Homoeopathy debate re-ignited

Questions about the practice of homoeopathy have been re-ignited by two recent events. One has to do with a homeopathic rabid-dog-saliva treatment and the other about the retrial of a couple originally found guilty of failing to provide for the necessities of life.

Samuel Hahnemann   image: thefamouspeople.com

 

If you thought that dog spit was an effective treatment because Health Canada approved it, you would be wrong. Health Canada approved rabid dog saliva and 8,500 other homeopathic remedies, not because they are effective but because they have concluded that they are safe. Health Canada doesn’t test these remedies for efficacy.

Other homeopathic treatments are made from cancerous cells, black mould and the smallpox virus; they sound dangerous until you realize just how much they have been diluted.

The founder of homeopathy, Samuel Hahnemann, devised a dilution system that he called “C scale.” Homeopathy claims that the more remedies are diluted, the more effective they are. A 6C dilution will result in the original substance being diluted to one part in a million million. Kamloops’ tap water has a million times more naturally occurring fluorides than such remedies.

No wonder Heath Canada has deemed homeopathic remedies to be safe. They are purer than the water we drink. So, why go to all that trouble to make pure water?  The difference between pure water and homoeopathic pure water, homeopaths claim, is that the later contains a “memory” of the original substance even when it is diluted virtually out of existence.

A Vancouver Island naturopath got into trouble when she provided a remedy containing (or not containing, depending on the dilution) rabid-dog saliva. Anke Zimmermann, gave a child lyssin because he demonstrated behavioural issues after a dog bite. The problem, according to Health Canada, had nothing to do with the fact that it contained rabid-dog saliva: five others had been approved. The problem was this one, lyssin, which is made in Britain and not approved.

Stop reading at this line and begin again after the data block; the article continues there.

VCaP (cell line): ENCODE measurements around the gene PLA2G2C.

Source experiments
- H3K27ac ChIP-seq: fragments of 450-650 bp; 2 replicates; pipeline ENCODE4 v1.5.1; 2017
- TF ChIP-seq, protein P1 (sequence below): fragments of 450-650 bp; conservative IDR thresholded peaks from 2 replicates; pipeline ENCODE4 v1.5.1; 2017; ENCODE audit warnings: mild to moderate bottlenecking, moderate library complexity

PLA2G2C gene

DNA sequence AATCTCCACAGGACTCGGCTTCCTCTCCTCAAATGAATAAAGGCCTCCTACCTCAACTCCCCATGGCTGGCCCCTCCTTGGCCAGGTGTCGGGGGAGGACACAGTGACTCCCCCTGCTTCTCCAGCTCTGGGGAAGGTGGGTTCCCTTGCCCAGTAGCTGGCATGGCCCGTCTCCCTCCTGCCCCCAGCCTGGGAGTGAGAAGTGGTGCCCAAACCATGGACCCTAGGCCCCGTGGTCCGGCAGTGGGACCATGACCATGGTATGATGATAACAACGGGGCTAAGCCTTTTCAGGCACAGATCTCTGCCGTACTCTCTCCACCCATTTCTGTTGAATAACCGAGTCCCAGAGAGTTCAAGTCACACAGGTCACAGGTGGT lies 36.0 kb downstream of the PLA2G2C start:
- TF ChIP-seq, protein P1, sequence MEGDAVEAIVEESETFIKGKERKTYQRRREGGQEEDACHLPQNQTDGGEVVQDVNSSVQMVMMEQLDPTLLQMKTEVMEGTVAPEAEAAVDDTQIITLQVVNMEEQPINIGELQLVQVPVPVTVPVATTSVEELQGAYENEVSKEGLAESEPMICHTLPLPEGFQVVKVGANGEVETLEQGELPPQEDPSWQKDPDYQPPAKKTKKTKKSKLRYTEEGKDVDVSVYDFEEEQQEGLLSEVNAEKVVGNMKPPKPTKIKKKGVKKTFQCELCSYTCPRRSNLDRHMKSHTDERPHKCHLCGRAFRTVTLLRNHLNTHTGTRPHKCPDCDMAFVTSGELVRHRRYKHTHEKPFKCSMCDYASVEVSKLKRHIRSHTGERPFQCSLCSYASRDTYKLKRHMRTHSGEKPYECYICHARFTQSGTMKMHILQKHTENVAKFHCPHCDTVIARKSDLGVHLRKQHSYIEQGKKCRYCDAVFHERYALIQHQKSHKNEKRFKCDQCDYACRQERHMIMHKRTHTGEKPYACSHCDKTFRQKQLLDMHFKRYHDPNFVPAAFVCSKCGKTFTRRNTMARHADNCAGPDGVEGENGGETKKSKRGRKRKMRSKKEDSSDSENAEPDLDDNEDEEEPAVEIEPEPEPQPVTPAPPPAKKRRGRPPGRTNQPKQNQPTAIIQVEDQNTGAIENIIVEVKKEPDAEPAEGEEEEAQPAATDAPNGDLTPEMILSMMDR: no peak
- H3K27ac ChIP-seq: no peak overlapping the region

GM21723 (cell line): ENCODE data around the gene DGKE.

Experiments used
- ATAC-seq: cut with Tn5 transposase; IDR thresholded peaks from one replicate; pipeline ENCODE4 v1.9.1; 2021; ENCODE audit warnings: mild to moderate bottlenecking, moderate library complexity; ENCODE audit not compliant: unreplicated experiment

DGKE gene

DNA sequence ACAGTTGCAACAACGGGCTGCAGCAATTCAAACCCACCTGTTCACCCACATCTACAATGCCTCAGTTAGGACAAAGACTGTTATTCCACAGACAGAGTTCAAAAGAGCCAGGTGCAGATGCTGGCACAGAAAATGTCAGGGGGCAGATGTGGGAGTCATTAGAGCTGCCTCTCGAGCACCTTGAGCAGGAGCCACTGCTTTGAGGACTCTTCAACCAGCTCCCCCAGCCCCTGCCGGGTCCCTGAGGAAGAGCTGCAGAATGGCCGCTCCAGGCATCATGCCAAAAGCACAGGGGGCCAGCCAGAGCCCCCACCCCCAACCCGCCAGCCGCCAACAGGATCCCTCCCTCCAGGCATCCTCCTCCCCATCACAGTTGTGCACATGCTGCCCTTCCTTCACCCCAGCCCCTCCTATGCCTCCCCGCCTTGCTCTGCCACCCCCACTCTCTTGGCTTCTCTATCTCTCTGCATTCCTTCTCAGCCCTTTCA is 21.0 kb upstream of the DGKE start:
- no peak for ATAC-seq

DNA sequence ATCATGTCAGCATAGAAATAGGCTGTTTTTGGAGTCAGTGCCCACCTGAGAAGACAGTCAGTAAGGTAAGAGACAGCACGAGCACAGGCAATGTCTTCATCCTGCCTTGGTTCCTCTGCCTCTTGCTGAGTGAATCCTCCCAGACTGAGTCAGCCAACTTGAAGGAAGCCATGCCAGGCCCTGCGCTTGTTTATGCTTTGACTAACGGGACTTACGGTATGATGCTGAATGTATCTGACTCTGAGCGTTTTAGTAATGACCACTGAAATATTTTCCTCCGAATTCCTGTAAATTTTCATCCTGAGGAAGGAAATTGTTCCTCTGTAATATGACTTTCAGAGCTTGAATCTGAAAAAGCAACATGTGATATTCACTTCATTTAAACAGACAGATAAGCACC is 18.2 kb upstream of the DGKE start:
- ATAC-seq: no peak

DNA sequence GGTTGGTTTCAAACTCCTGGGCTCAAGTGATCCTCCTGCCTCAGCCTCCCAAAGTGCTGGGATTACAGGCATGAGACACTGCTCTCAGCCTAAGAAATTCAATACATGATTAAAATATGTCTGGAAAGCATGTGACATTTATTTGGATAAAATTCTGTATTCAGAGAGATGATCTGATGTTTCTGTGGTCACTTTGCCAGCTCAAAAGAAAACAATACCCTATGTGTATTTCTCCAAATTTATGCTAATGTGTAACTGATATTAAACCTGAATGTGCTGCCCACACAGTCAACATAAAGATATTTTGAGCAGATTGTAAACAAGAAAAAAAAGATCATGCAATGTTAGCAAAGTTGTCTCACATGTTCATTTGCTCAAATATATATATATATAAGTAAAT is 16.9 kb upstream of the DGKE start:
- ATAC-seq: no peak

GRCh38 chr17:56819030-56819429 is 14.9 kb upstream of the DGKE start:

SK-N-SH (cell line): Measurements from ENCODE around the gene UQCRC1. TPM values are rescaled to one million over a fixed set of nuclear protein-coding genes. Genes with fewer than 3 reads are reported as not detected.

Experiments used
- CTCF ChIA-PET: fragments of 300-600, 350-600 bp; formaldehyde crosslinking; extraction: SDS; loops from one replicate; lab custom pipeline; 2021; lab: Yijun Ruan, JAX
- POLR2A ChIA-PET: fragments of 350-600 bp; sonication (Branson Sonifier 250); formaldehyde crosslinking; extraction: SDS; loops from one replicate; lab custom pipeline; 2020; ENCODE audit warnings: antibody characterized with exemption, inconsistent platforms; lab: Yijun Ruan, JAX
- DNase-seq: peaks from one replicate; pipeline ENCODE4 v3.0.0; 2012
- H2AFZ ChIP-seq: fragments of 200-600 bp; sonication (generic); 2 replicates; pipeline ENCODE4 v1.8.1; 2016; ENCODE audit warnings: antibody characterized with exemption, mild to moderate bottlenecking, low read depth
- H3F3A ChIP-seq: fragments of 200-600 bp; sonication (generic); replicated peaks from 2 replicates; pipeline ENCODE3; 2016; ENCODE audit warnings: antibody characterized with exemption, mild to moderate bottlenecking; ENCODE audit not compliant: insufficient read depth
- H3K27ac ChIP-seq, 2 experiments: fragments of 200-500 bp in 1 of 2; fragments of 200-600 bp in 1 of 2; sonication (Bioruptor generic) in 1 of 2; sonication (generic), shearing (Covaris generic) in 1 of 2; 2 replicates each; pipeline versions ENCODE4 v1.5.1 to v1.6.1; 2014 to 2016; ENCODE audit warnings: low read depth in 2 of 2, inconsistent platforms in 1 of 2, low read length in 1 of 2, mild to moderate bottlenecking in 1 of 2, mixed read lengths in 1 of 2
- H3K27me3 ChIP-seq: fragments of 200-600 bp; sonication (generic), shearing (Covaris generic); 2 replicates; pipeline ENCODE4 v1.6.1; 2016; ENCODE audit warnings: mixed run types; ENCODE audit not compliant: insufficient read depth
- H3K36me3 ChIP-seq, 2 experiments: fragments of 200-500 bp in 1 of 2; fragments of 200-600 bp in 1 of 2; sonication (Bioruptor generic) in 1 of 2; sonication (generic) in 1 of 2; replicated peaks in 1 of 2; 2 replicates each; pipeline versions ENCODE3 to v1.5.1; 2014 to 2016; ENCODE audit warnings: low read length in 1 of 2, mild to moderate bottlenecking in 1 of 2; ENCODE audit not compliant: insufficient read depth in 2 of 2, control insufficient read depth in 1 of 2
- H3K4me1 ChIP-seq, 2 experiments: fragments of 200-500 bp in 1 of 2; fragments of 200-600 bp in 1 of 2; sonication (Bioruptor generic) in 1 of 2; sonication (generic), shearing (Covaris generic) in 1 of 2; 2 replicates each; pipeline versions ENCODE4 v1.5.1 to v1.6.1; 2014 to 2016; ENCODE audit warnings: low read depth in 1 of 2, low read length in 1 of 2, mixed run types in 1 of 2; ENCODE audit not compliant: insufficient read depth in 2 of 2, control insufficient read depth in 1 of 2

People can imagine whatever they want, but if they think they are taking medicines when they are drinking pure water, that’s a worry. B.C.’s Provincial Health Officer, Bonnie Henry, wrote Health Canada expressing her concerns.

“I believe all of these products that are purportedly based on infectious or dangerous material should not be classified as ‘medicines’ and should not be regulated as health products (Globe and Mail, May 13, 2018),” Dr. Henry said in an e-mail.

Professor Bernie Garrett at the University of British Columbia’s nursing school says:

“It’s absurd that these homeopathic remedies should be licensed for use when technically, they’re nothing more than water because of the dilution process. But they still cause harm by delaying access to effective treatment and by causing people to lose money.”

David Stephan and his wife, Collet, were found guilty in 2016 of failing to provide the necessaries of life for 19-month-old Ezekiel. They treated him with garlic, onion and horseradish rather than take him to a doctor. Ezekiel’s body was so stiff from meningitis that he couldn’t sit in his car seat. She took him to naturopathic clinic in Lethbridge on a mattress where she bought an echinacea mixture. Ezekiel died later.

The Supreme Court allowed a new trial based on a technicality. The couple appealed the original decision and lost. But because appeal court’s ruling wasn’t unanimous, the couple had an automatic right to take their case to the Supreme Court.